Sunday, February 5, 2012

Dave Burrell and Han Bennink at Phildelphia Art Alliance


Dave Burrell  “crams a century of jazz history into ... and churning dissonance" writes Francis Davis for Village Voice

Han Bennink. is “impatiently and heedlessly knocking things around”  writes The New York Time

Pete and I saw first duo performance ever by Philadelphian pianist Dave Burrell and Dutch drummer Han Bennink last week (1/30/2012) at the Philadelphia Art Alliance. Great show with two masters in conversation and a full house.  Both had their wives in attendance and very appreciative of audience and said it had the feel of a European crowd where this type of  music gets lots more attention.  It was clear, as the critics say, that they both know how to move throughout jazz genres and history (even in one tune).  Stuff we have seen them do separately before has leaned more towards the free end (and they certainly showed us some at this show).  But their conversations backstage before the show motivated them to play some Duke Ellington and that "of course" (says Burreell) lead them to want to play some Billy Strayhorn (Lush Life).  You can just feel the joy they have playing anything that swings.

Antics:  Bennink busted through his snare drum, rubbed his stick though the hole, spun snare and cymbal like a quarter on the wooden floor, and played sans snare until the head was replaced.  At that point he was already lying on the floor on his back beating out a perfect rhythm on the floorboards.  A young, hairy audience member helped him put the snare back on his kit.  Later, as Bennink was offstage on a break, Burrell started without him into a little rag.  Before entering, Bennnink slammed the door (in time of course) at the back of the room and the audience craned their necks to see what the f^(*.  Last time we saw him with ICP, he opened the show playing a leftover pizza box from backstage. in a duo with Misha Mengelberg on piano.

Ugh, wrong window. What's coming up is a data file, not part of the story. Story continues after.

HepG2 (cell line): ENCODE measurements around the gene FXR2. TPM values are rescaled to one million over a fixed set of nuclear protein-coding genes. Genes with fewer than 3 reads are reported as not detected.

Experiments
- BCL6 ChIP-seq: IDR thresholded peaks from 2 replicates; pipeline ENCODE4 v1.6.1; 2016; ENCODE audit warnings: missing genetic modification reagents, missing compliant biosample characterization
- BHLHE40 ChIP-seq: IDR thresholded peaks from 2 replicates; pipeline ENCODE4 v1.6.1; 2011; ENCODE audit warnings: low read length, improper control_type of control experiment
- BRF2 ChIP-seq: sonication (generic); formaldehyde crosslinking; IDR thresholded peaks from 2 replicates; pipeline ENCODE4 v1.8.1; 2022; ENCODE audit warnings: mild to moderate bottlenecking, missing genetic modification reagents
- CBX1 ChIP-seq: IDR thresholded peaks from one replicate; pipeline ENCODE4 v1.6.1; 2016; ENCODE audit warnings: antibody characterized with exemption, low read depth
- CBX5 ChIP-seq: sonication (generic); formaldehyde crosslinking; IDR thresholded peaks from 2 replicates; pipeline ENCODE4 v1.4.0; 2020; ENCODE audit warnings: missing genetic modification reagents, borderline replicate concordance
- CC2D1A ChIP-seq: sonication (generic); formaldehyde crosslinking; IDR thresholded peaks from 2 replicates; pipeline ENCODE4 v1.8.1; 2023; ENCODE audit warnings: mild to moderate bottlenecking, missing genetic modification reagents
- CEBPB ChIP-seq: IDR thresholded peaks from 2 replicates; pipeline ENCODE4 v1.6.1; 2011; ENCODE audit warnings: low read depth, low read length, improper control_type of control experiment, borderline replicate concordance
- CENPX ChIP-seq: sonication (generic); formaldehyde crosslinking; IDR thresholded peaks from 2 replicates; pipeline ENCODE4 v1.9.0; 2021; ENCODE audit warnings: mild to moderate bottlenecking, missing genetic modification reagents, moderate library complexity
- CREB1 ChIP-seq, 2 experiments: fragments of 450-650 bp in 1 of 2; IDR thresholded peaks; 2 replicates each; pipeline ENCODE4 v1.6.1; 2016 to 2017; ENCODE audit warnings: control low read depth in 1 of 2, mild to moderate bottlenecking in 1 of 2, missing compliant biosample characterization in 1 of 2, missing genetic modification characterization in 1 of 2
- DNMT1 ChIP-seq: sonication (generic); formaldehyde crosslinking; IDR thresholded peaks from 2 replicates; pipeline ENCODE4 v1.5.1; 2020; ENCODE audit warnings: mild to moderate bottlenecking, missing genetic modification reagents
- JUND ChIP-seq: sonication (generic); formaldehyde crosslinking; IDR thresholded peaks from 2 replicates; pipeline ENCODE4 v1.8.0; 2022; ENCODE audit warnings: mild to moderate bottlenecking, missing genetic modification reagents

Lagniappe: awesome video of Han playing the wooden stage in duo with a tap dancer (starting at about 2 minutes in after drum solo)


"two masters in conversation"... that nails it.

Who else would slam a door in rhythm to act as percussion for the start of a song but Bennink?

I made a few notes... these get the caveat that I don't know a thing about music theory or vocabulary, I just know what I feel when I hear it. So, pardon any technical inaccuracies in the narrative...

Opening piece: Burrell original "The Box." Very bluesy. Drum solo by Han early. How in the heck does Burrell move his fingers like that? Long, arching, bent fingers that seem to move in an arc up and down, dancing on the keys but in almost a blur at times. Another example of Burrell's compositions reflecting influences from the history of jazz and blues but still being modern, free-er, his own voice.

Second piece: Another Burrell original? Code Name: Cheap Shot." Han goes nuts, drums on everything. Parts sound like it could be a 20th century classical composition or movie music. Never heard either of these guys do music like this. The Arsnova blogger (Mark Christman" describes it as a "virtuousic whirlwind."

When was it... the first piece? the second? Han has a handful of drum sticks and, while in mid-stream rhythmically, throws them at his drums, sticks bouncing off, clattering on the hardwood floor, rolling everywhere. At the end of the song, a helpful audience member asks another guy in the front to give Han one of his escapee drumsticks. No, man, it's where he wants it!

Third piece: Duke Ellington's "Sophisticated Lady." Watching Burrell's wild chasing fingers running up and down the keyboard, as if the crowd of five on one hand is trying to catch the crowd of five on the other. Beauty at the start and end with a wild fugue by Burrell and a drum solo by Bennink. These guys are both around 70 years old... where the heck do they get their energy and dexterity at that age? Mind blowing.

Fourth: "Lush Life" by Billy Strayhorn. They played this one fairly straight but very expressively.

The closer, for an encore: A.M. Rag. Another Burrell original? A great, short, rag-time-flavored piece. As Tom notes, Han is out of the room as Burrell comes in for the encore, chats to the audience for a bit, introduces and starts the song. Suddenly - slam! A lot of the audience starts looking around, irritated for a second, at this sonic intrusion into the piano's line. But Tom and I look at each other: "Han!" Sure enough, slam, slam, in rhythm, and then in walks Bennink to join in on his drum kit.

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